When No. 22 Oklahoma State rolls into Milan Puskar Stadium on Saturday in Morgantown, it will be with one of the most dangerous running backs in the country, but also without several key pieces around him.
Still, first-year West Virginia football coach Neal Brown and the Mountaineers expect to meet a Cowboy team that is a threat to score from anywhere on the field.
“They are playing their best football of the year,” Brown said of OSU. “Coach [Mike] Gundy has built a very consistent program. They are one of the top programs in the Big 12 over the last 10 years and have averaged nine wins a year going back to 2010. The consistency he has built in that program is what we are working for here.”
Oklahoma State (7-3, 4-3 Big 12) visits the Mountaineers (4-6, 2-5 Big 12) playing its best football of the season, according to Brown. The Cowboys feature the nation’s leading rusher and a Heisman Trophy hopeful in sophomore running back Chuba Hubbard, but will be without redshirt freshman quarterback Spencer Sanders, who was injured last week at Kansas and had season-ending surgery on this thumb this week. Hawaii transfer Dru Brown is the likely starter for OSU in Sanders’ place, and the West Virginia coach does not expect much, if any, drop off from the Cowboys with the backup quarterback in the game.
“He’s a fifth-year senior,” Brown said of the Cowboys’ senior quarterback during his Thursday radio show. “He’s experienced. He can run, just like the Sanders kid. I don’t think it changes anything.”
Standout receiver Tylan Wallace was ruled out for the season earlier this month after tearing his ACL in practice, but in Hubbard the Cowboys still have a weapon worth fearing.
A native of Canada, Hubbard leads the Big 12 in rushing, scoring and total yards per game.
“They are top 10 in total offense [498.1 yards per game] and eighth in scoring offense [36.5 points per game],” Brown said. “It all starts with Chuba Hubbard. He’s the complete package who runs for power and runs with speed. He’s incredibly durable and just wears you out. He’s definitely deserving of being in the Heisman race. I wish him luck, just not on Saturday, and then I hope he goes straight to the NFL.”
The Mountaineers, meanwhile, are looking to get their running game trending in the right direction for a second consecutive game. Kickoff for this one is scheduled for noon and the game will be televised on ESPN2.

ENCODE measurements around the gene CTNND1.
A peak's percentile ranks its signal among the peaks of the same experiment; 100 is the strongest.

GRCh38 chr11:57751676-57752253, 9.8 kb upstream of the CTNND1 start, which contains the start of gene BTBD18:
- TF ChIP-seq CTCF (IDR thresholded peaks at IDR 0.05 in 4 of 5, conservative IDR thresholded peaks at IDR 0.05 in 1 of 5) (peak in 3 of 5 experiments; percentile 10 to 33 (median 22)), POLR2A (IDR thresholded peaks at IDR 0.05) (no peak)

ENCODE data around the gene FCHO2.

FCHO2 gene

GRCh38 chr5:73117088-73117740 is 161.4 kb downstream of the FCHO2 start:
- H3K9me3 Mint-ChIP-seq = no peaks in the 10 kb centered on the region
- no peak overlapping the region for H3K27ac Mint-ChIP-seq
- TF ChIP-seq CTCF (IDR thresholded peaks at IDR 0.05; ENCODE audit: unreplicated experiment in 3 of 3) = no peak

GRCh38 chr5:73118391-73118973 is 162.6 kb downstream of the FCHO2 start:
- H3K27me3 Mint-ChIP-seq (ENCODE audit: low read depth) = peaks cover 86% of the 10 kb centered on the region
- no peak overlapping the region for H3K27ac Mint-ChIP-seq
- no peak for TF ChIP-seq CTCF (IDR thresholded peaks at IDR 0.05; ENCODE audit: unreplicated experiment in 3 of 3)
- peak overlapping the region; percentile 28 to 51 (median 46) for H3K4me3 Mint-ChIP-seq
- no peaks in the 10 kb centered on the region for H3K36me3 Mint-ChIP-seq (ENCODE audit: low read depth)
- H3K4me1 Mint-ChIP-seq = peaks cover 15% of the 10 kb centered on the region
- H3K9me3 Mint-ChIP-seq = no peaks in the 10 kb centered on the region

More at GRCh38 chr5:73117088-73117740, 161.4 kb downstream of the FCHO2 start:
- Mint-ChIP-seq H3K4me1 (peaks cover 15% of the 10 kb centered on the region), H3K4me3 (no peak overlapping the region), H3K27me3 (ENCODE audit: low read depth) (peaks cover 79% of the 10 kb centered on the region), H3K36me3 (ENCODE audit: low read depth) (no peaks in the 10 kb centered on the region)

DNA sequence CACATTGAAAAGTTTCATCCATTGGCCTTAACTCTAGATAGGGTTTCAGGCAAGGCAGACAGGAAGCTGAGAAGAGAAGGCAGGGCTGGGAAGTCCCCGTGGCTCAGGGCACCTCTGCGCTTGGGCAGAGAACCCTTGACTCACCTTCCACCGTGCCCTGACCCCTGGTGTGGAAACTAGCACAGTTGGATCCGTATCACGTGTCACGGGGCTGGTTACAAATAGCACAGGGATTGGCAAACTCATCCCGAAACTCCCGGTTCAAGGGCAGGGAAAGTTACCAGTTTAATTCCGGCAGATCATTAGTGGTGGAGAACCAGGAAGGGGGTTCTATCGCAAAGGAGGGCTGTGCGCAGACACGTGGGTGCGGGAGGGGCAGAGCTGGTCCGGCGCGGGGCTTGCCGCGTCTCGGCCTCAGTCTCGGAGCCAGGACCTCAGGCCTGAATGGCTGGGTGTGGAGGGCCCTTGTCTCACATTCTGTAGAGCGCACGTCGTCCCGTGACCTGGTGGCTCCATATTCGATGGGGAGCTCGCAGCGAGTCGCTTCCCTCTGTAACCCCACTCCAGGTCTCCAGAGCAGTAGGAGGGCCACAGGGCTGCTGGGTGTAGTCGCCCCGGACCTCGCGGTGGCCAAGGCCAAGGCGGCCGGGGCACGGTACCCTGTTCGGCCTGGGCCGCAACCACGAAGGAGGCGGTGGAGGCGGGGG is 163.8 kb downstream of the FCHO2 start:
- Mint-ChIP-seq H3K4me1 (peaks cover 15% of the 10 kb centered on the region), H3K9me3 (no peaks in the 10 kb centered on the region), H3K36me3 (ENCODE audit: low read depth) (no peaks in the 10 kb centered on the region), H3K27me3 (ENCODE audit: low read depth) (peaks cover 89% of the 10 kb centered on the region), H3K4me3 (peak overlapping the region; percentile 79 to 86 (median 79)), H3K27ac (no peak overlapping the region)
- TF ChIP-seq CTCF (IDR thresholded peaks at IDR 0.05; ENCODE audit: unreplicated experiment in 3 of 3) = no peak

West Virginia’s rushing offense was among the worst in the country entering last week’s upset win at Kansas State, and though WVU was not great on the ground against the Wildcats, it was much better than it had been during a five-game losing streak prior to the game. Senior running back Kennedy McKoy and sophomore Leddie Brown were finding holes picking up yards in chunks.
In front of the running backs, the Mountaineers made some changes along the line. Chase Behrndt returned to his role from early in the season as WVU’s starting center with Mike Brown, who had one of his best games of the season, at right guard and converted defensive lineman James Gmiter at left guard.
“We’re getting better, but by no means have we arrived,” Brown said. “We’re getting better and we did a better job maintaining blocks than we have. I think that’s a big piece of it. The running backs ran the ball better, too. They haven’t been without blame during our dry spell running the ball. I thought they finished very well. They didn’t make anyone miss, but they finished their runs.”
Behrndt replaced redshirt freshman Briason Mays at center last week and is slated to stay there again this week. Mike Brown was making his second consecutive start at left guard in last week’s win, while Gmiter moved to the left side and started there for the second time in as many weeks.
“You’ve got to do what you’ve got to do and put your best five out there,” WVU offensive coordinator and offensive line coach Matt Moore said. “You can’t keep putting the same thing out there and expect different results. But it showed. We played much better, and we’ve got to continue to get better.”